By Sierra Lewter, Ashanea Parker and Karla Lozano
Alley Gant spends most of her weekday time with victims of sex trafficking.
She described the common misconception, which she calls “boyfriending.” Young girls, who are mostly runaways, meet boys who say they love them, but soon they also tell them they have to sell their bodies to survive.
It can be traumatizing work, but Gant uses her Saturday mornings for her own mental health. She drove 45 minutes from Upper Malboro, Md. to Northeast Washington this summer to participate in a “H.E.R. Healing” workshop series.
H.E.R. Healing was started by longtime modern dancer Rosalynd Harris, who goes by Ra Nubi. It aims to bring women together through the practice of self-love and expression. One of the workshops is Hall of Flow, which is facilitated by Danielle Simms, who goes by Dani Uni.
“There is a rich ancestral part of healing…that doesn’t involve going to talk about stuff to someone who is the ‘expert,’” says Gant, who has a master’s degree in social work. With the workshop series, “You’re the expert and you’re here.”
Simms’ workshops encourage participants to free their true selves and break out of the expectations society places on women.
Simms has always been interested in spirituality and astrology, but often found herself in spaces where she didn’t feel comfortable expressing those interests.
The first 18 years of her life were “filled with craziness,” Simms said. Her mother was bipolar and had a terrible temper.
Simms began living with a “mother figure” when she could no longer live with her mother, but that woman kicked her out of her home when Dani turned 18. She realized then that, “you never know what’s going to happen.”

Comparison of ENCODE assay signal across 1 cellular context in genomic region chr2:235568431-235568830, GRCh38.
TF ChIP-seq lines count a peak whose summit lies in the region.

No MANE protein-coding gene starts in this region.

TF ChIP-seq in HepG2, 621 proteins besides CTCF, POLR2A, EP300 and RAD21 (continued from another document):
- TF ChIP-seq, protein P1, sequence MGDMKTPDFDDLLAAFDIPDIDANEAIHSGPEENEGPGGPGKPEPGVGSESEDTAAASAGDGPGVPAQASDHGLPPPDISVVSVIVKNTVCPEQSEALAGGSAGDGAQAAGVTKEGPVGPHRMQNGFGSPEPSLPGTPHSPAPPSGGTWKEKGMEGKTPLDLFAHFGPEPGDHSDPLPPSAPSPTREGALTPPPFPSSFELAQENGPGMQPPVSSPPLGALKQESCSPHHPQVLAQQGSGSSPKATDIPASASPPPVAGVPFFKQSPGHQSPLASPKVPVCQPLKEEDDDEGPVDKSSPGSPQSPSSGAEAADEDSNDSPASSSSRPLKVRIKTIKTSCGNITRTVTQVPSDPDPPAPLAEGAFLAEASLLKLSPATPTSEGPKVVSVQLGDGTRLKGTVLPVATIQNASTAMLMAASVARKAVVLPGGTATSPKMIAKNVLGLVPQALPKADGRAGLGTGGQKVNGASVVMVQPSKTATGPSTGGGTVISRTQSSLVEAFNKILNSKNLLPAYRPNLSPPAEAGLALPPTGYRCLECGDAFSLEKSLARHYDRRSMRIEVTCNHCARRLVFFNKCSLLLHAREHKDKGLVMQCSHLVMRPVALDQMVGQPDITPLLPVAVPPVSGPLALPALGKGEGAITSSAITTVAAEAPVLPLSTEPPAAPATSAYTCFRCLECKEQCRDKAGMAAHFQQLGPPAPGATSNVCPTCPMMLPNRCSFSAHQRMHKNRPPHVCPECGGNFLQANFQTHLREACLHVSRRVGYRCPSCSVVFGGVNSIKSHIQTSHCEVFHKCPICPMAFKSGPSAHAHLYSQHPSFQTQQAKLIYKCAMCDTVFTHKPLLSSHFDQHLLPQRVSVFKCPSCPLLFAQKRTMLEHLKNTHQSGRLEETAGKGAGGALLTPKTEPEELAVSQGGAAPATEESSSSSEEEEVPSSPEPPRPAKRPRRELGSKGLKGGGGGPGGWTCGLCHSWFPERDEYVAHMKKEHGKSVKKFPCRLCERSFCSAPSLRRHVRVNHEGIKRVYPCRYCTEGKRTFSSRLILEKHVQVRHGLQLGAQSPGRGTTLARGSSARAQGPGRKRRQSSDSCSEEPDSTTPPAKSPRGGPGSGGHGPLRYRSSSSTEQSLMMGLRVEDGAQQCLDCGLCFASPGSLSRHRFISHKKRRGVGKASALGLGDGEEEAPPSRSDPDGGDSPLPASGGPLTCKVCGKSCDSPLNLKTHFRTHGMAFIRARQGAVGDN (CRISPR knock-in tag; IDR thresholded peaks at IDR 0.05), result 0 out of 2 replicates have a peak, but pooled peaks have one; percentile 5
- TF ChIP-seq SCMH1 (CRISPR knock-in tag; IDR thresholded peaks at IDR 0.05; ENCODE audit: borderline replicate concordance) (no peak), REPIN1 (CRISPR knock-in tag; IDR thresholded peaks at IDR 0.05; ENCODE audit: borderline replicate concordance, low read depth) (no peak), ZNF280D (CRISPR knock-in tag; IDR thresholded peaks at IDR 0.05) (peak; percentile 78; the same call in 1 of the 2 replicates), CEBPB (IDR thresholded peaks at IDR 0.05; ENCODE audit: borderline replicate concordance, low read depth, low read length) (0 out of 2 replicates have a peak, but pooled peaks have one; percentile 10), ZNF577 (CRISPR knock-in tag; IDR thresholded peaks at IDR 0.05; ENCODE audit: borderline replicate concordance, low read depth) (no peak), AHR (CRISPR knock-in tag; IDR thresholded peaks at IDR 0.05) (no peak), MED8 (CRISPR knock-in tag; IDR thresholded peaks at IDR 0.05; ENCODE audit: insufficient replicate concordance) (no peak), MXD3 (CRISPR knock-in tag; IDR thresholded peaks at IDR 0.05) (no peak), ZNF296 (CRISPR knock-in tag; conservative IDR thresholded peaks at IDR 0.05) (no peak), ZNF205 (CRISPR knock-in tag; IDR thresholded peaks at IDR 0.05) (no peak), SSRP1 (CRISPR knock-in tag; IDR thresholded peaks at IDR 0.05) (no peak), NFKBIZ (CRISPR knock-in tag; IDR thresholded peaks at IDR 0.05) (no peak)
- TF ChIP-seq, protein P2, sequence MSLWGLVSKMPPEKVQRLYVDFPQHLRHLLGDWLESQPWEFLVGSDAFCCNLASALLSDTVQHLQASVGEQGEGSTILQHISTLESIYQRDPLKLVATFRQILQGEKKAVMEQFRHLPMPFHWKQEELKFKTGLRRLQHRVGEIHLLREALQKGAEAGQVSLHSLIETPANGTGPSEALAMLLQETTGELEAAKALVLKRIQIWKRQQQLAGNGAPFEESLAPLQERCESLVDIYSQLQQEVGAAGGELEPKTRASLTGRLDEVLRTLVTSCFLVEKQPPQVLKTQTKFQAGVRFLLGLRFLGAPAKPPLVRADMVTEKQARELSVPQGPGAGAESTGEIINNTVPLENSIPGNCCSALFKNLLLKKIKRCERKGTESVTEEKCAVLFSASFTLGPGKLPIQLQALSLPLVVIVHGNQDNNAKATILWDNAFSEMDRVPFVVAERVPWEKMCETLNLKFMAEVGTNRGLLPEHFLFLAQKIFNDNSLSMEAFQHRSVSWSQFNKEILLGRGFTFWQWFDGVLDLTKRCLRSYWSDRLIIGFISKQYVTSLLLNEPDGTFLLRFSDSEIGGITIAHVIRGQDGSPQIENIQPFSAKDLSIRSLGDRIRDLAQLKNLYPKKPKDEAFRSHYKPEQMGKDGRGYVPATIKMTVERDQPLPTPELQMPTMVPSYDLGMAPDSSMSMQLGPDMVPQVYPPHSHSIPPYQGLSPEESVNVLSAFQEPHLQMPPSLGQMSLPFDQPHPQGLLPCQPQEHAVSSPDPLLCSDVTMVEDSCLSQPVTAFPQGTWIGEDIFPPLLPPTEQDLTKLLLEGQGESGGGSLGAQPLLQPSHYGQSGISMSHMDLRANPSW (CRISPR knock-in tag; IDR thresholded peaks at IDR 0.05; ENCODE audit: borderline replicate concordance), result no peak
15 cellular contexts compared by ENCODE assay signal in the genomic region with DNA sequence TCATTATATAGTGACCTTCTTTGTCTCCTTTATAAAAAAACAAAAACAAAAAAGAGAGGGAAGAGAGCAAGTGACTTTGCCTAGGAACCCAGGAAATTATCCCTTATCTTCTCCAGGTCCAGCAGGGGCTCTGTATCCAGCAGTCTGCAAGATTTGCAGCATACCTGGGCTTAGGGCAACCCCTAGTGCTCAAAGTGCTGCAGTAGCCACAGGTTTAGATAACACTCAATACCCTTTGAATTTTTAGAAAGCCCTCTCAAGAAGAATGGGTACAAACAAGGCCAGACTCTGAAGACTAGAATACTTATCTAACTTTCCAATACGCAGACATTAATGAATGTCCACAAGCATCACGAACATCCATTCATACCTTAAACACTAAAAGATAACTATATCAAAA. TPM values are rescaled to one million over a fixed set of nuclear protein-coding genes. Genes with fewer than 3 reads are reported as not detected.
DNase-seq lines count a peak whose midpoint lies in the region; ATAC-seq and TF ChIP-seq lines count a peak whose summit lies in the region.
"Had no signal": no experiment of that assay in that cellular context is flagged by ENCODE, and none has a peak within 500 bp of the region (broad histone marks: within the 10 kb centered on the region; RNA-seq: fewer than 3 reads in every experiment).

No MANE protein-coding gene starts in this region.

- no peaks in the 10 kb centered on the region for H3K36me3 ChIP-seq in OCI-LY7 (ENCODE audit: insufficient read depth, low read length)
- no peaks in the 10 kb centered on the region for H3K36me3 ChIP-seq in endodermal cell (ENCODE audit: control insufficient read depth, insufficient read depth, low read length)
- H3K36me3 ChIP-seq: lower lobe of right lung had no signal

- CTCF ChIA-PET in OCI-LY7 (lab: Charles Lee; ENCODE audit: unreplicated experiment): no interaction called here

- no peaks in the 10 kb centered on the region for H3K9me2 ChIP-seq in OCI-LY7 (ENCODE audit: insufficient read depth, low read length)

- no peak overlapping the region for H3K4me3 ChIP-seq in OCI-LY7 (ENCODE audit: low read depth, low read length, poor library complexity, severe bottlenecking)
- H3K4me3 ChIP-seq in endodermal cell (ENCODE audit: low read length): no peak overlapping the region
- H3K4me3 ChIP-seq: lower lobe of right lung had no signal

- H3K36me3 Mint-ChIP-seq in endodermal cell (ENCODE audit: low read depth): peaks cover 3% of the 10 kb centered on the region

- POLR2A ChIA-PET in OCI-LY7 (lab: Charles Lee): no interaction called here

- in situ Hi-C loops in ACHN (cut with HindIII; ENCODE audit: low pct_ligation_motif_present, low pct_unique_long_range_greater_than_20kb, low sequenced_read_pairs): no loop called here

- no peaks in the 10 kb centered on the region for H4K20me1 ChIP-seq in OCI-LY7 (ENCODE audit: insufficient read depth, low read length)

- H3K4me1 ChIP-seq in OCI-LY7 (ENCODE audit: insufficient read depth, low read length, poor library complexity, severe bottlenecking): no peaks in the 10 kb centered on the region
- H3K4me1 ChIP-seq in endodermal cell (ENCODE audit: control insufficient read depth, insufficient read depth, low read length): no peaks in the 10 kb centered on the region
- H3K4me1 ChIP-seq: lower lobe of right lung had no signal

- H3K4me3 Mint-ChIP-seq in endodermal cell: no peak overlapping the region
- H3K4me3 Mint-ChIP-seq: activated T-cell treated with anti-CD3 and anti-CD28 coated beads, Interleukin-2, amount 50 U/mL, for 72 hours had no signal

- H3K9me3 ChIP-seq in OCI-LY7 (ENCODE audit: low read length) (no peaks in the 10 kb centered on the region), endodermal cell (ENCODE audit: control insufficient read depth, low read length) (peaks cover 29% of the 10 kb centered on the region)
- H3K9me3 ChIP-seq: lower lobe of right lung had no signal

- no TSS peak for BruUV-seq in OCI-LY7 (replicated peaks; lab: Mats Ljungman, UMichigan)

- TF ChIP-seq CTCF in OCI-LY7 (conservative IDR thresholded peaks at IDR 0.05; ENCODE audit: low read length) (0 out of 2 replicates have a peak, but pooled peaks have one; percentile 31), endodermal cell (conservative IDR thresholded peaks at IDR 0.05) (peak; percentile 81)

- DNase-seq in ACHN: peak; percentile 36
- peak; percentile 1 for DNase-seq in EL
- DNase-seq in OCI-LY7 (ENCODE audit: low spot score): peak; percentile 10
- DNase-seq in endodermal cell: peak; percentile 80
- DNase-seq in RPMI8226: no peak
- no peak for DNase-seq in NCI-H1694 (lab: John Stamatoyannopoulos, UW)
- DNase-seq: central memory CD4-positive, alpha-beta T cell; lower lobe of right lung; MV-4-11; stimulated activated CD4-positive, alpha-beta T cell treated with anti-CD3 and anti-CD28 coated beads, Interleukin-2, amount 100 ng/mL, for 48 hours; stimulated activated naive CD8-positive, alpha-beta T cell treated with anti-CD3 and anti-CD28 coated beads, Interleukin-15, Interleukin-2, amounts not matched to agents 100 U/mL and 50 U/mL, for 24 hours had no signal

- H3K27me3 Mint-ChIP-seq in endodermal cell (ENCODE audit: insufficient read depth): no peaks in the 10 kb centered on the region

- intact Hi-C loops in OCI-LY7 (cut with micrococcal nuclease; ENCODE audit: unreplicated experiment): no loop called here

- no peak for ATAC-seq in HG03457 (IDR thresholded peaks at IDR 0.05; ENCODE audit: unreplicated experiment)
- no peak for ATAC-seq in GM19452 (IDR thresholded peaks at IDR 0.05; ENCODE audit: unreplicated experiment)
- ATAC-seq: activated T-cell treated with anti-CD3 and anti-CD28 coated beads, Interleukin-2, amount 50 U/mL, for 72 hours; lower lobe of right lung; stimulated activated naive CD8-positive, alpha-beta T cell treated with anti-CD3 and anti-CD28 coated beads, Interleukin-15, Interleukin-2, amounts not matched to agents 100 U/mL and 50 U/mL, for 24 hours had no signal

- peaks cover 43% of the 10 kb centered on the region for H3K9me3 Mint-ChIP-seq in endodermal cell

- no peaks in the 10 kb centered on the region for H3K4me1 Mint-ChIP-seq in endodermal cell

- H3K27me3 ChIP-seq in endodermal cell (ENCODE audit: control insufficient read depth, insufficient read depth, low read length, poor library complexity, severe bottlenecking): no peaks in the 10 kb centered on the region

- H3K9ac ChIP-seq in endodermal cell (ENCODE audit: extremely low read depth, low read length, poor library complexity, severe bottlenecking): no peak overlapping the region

She began looking to herself for her own emotional support and started focusing her spirituality. Her mental shift led her to developing Hall of Flow – free form movement that includes mirroring activities – to give other women a space to explore their spirituality.
The workshops took place at Femme Fatale, a clothing and accessory pop-up shop that focuses on empowering women. Through July, it was on the fast-gentrifying area of H St., NE near Union Station.
Yasmin Radbod, Femme Fatale’s owner, said women needed their “own space we were in control of.”
Her idea began October 2016. Radbod was a musical artist who became increasingly frustrated with unpleasant interactions with businessmen. Her breaking point came when a man told her that she would only be able to get a job with him if she performed sexual favors.
Since then, Radbod has devoted her time to creating a safe space for female entrepreneurs like Harris, Simms and others who teach hula hoop dancing and sell clothing and accessories. Although the ventures are still in the beginning stages, Radbod says they are dedicated to expanding to reach as many women as possible.
Edited by Kai Sinclair